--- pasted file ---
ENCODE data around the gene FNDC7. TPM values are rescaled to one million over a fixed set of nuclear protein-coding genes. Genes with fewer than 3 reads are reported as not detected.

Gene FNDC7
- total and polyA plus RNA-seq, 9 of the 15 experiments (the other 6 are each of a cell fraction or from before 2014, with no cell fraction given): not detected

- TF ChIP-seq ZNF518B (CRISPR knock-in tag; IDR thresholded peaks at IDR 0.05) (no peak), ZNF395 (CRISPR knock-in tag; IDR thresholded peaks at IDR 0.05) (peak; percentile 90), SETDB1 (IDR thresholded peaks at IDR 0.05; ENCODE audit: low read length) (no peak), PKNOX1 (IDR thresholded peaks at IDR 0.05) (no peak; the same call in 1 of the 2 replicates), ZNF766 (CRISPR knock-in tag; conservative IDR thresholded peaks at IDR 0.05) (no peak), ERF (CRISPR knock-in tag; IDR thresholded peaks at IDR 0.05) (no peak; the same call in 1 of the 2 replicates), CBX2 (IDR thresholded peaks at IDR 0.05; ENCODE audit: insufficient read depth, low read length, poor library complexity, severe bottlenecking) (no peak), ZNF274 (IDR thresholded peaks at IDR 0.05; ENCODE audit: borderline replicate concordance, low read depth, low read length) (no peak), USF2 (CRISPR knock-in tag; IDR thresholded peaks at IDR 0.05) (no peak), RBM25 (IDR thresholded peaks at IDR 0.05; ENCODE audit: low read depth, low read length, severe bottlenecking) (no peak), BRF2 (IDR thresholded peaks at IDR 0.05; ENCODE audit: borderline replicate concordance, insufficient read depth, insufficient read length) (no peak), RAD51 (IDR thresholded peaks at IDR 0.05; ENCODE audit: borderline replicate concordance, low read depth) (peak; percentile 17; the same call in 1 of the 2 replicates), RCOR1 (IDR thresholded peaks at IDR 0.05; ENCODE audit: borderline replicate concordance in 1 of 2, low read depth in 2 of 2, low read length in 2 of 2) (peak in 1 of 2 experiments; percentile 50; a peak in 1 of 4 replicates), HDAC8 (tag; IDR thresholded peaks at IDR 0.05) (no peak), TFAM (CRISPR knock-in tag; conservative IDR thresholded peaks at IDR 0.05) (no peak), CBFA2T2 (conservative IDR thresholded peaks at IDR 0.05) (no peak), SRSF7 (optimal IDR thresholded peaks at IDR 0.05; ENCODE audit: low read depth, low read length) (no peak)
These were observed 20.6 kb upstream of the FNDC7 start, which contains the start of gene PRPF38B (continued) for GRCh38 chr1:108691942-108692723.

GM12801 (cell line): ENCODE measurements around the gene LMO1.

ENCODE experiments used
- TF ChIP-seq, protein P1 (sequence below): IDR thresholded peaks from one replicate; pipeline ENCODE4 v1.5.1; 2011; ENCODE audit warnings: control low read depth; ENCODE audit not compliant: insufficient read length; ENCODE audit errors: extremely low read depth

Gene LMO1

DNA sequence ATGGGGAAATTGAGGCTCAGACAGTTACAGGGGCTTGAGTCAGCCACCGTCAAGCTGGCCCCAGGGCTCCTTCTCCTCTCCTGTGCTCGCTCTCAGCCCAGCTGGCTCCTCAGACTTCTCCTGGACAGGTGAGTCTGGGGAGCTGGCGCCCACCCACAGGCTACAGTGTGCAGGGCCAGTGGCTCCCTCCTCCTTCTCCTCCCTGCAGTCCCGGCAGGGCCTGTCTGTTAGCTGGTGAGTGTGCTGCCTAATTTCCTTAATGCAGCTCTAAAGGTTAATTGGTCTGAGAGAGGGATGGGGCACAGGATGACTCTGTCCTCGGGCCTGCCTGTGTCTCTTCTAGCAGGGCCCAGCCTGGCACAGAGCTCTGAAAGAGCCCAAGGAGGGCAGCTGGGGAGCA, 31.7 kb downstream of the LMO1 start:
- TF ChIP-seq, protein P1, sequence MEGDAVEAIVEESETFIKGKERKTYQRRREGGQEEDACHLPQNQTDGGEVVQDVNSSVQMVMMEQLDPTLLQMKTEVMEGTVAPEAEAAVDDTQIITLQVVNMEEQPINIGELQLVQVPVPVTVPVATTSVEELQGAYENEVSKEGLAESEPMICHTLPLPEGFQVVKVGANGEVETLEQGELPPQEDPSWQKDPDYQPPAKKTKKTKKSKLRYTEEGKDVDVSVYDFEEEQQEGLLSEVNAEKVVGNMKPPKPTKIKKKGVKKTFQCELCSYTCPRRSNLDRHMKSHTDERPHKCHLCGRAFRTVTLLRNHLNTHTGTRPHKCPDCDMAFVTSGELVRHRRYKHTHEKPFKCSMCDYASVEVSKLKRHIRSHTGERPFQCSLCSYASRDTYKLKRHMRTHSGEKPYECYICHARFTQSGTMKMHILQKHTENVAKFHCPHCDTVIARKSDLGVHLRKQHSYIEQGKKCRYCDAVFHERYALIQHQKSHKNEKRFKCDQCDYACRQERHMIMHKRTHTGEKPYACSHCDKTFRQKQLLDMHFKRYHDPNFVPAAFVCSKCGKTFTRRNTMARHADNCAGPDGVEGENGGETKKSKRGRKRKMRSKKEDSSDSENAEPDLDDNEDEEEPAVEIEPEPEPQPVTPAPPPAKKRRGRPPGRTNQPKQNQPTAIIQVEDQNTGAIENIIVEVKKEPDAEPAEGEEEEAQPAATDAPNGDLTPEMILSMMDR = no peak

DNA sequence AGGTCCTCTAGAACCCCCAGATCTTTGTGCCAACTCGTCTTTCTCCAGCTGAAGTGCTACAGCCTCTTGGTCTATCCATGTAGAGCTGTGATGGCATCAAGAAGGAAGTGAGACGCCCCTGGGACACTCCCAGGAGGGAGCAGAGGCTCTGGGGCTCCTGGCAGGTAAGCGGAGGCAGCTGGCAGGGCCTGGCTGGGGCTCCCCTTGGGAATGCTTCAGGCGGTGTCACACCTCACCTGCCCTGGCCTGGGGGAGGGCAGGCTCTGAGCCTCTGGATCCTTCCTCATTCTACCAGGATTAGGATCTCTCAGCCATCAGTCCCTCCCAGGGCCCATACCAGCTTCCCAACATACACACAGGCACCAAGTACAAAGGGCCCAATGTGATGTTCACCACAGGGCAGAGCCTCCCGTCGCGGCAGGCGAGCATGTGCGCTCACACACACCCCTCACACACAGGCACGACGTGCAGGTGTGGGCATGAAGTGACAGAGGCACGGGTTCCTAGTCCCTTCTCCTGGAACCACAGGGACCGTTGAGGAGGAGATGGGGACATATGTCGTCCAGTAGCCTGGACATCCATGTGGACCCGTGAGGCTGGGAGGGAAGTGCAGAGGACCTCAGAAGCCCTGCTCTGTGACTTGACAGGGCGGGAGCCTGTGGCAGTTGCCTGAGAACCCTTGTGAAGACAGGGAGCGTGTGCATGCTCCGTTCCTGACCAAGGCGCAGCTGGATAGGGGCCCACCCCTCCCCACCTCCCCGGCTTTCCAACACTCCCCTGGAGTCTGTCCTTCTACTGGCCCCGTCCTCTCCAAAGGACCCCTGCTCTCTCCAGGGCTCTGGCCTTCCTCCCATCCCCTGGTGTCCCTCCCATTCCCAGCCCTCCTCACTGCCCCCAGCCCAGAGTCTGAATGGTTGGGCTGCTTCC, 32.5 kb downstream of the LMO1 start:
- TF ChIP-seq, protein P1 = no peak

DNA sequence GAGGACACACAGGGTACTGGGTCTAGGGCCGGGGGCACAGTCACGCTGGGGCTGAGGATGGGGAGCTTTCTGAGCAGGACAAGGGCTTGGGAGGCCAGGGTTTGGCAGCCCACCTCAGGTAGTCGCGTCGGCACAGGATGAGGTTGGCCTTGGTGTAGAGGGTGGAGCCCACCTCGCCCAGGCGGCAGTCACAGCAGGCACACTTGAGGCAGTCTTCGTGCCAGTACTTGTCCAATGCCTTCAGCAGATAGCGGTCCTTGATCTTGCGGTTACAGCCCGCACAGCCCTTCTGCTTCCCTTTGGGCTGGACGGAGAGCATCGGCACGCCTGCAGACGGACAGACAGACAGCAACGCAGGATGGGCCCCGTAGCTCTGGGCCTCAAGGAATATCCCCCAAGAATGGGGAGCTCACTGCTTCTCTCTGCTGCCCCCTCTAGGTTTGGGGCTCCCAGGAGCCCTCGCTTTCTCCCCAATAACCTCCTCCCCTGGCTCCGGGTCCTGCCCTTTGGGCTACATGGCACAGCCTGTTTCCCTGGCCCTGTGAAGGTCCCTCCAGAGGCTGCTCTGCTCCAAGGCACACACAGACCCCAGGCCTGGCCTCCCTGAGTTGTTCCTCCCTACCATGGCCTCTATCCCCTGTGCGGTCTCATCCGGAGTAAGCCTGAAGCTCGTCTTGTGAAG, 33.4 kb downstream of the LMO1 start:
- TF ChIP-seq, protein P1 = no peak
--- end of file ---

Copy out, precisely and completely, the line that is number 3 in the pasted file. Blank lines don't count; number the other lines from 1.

- total and polyA plus RNA-seq, 9 of the 15 experiments (the other 6 are each of a cell fraction or from before 2014, with no cell fraction given): not detected